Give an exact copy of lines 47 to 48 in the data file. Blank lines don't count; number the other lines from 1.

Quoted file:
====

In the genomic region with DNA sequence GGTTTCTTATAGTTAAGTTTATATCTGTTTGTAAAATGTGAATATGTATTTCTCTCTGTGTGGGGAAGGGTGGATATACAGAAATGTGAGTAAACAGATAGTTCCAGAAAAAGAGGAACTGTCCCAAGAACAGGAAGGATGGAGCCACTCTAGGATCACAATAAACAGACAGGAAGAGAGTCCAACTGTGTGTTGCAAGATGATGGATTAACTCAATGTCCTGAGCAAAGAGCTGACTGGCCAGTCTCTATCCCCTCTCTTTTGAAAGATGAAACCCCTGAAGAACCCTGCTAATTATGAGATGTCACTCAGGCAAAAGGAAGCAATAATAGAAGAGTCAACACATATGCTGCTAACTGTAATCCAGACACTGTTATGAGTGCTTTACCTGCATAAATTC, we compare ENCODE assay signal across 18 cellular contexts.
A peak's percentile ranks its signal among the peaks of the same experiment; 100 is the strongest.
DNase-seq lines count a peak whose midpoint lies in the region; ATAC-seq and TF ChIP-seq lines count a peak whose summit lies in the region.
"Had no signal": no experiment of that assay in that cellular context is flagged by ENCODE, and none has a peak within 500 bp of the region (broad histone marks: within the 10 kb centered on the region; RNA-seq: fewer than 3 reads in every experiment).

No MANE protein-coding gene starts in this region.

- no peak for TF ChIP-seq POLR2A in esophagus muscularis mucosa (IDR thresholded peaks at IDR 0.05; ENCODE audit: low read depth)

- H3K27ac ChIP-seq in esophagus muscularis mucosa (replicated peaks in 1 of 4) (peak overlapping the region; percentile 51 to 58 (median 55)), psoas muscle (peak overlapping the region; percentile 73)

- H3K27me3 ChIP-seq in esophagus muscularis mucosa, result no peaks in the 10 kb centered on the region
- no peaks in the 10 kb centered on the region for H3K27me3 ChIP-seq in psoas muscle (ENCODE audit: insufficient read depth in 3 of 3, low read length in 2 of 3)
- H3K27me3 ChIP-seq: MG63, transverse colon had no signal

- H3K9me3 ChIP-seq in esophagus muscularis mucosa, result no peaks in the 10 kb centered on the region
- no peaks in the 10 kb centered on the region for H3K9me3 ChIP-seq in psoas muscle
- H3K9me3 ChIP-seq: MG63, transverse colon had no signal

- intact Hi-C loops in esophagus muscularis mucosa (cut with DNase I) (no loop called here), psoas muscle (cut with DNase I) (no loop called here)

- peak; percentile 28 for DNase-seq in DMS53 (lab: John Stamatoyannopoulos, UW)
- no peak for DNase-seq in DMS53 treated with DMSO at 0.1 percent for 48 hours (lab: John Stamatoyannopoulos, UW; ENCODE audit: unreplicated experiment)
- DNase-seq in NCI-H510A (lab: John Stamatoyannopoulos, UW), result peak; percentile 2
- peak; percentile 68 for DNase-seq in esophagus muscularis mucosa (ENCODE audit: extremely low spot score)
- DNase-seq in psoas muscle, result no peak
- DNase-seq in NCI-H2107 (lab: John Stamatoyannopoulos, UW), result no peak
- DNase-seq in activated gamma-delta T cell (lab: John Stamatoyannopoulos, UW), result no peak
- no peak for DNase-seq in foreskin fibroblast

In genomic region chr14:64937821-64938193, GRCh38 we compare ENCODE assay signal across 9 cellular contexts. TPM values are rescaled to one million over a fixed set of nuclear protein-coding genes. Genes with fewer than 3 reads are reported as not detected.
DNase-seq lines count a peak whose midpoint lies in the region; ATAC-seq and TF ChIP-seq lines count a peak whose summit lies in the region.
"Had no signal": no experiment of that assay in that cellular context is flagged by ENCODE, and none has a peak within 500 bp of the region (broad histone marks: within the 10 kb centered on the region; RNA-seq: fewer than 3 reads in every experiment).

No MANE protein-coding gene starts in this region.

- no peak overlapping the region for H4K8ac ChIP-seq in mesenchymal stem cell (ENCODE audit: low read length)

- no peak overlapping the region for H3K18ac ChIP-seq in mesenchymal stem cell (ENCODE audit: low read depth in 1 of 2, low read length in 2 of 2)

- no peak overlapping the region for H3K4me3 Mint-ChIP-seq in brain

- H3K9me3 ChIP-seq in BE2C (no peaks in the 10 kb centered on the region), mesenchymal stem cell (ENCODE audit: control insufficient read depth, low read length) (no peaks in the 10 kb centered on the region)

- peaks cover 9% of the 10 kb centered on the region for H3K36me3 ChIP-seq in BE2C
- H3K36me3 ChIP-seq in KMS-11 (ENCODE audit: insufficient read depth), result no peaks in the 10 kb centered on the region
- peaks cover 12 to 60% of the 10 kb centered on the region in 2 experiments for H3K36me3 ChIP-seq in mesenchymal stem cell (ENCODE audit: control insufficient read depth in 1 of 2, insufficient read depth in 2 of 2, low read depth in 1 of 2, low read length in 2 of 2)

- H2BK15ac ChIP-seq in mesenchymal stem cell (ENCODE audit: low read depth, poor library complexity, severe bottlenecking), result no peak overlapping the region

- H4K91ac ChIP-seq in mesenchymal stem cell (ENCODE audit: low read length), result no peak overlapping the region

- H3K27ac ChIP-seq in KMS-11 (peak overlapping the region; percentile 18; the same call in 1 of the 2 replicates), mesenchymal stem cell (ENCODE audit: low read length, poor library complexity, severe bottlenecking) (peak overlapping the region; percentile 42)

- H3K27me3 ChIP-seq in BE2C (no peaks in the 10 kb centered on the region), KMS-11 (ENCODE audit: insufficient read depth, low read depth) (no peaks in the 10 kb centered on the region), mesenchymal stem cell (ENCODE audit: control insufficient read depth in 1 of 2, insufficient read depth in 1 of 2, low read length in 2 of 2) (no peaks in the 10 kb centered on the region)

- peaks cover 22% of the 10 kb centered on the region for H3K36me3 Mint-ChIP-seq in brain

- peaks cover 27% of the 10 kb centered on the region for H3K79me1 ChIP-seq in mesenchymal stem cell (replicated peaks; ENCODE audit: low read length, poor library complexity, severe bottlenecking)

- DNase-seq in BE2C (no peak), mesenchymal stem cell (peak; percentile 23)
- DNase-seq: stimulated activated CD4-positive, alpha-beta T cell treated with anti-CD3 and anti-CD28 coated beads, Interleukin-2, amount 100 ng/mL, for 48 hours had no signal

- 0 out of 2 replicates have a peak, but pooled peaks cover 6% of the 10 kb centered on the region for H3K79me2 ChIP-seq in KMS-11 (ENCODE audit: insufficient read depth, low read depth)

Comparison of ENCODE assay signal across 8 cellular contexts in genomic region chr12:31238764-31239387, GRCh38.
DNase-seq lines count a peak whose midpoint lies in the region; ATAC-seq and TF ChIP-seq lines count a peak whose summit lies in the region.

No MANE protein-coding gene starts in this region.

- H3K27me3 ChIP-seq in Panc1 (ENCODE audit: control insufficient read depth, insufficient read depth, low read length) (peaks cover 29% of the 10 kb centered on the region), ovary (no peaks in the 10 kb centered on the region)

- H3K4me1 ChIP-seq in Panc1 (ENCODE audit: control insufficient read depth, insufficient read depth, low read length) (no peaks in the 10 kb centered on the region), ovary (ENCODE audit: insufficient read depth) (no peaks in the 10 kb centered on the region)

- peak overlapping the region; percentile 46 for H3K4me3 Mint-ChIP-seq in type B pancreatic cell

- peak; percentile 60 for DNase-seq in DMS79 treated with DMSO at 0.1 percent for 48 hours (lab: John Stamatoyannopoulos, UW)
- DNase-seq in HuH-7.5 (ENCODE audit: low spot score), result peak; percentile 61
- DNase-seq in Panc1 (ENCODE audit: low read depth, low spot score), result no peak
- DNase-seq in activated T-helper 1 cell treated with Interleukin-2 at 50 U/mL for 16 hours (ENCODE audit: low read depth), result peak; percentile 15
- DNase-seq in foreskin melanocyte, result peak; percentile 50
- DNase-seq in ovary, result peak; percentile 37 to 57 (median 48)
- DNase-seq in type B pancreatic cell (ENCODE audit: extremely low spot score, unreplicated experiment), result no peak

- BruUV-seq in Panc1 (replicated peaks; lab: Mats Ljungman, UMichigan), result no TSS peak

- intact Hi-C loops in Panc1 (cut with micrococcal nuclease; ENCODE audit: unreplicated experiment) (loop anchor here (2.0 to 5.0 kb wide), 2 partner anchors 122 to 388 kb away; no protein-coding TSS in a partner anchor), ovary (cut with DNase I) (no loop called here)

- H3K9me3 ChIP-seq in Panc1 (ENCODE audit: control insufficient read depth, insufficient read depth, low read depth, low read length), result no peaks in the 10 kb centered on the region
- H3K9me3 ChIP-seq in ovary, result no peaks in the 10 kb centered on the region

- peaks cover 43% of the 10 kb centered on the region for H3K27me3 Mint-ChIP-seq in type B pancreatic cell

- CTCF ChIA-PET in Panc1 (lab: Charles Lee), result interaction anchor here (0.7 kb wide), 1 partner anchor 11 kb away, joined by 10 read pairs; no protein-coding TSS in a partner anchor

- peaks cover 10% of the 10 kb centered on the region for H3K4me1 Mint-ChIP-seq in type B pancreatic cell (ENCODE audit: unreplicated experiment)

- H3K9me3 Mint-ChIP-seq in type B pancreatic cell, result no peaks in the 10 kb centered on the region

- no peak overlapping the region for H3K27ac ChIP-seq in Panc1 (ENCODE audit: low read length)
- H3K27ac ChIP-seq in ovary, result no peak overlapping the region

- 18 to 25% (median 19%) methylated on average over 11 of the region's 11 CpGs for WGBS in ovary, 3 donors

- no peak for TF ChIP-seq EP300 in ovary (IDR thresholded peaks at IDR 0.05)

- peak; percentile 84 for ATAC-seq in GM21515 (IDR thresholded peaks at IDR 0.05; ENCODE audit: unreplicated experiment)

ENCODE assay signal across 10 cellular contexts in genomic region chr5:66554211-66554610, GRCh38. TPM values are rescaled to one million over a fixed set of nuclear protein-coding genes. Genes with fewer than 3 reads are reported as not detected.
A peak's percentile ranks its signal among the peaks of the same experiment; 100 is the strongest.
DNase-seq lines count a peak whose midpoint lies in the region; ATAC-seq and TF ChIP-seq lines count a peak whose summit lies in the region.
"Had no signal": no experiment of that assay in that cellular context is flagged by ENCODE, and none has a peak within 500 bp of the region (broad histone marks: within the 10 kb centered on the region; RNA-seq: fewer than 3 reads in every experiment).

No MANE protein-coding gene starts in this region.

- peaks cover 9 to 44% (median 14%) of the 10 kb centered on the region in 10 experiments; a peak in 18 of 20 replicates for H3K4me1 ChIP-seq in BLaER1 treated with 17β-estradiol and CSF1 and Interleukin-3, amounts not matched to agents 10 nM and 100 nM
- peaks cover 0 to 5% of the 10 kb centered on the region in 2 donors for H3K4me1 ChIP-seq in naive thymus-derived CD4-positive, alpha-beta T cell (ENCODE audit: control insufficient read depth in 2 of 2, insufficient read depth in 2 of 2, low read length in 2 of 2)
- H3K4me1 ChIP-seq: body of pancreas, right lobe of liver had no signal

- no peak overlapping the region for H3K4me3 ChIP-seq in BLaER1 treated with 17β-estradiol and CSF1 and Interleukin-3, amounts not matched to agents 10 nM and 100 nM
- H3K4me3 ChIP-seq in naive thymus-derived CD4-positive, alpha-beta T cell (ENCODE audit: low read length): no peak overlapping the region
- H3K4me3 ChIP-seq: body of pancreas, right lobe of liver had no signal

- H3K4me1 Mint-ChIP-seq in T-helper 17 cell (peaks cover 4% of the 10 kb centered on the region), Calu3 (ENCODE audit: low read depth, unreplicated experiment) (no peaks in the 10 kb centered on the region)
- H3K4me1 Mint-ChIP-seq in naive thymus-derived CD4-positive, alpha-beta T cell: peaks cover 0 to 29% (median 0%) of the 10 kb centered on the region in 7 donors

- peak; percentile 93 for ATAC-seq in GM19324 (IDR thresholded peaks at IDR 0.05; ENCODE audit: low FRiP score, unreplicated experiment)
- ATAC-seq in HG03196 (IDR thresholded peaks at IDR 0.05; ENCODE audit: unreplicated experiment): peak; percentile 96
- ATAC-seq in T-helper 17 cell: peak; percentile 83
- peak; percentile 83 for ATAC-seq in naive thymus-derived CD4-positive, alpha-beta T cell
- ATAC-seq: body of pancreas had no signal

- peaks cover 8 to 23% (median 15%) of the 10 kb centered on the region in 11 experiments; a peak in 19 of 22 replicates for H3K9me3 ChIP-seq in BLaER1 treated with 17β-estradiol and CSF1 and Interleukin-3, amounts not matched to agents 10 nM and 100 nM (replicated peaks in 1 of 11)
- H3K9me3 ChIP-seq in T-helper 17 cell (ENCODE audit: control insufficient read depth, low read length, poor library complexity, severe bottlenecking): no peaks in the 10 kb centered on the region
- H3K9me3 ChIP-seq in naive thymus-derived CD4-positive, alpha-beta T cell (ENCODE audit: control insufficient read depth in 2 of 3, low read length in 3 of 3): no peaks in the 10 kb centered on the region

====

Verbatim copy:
- H3K4me1 ChIP-seq in Panc1 (ENCODE audit: control insufficient read depth, insufficient read depth, low read length) (no peaks in the 10 kb centered on the region), ovary (ENCODE audit: insufficient read depth) (no peaks in the 10 kb centered on the region)

- peak overlapping the region; percentile 46 for H3K4me3 Mint-ChIP-seq in type B pancreatic cell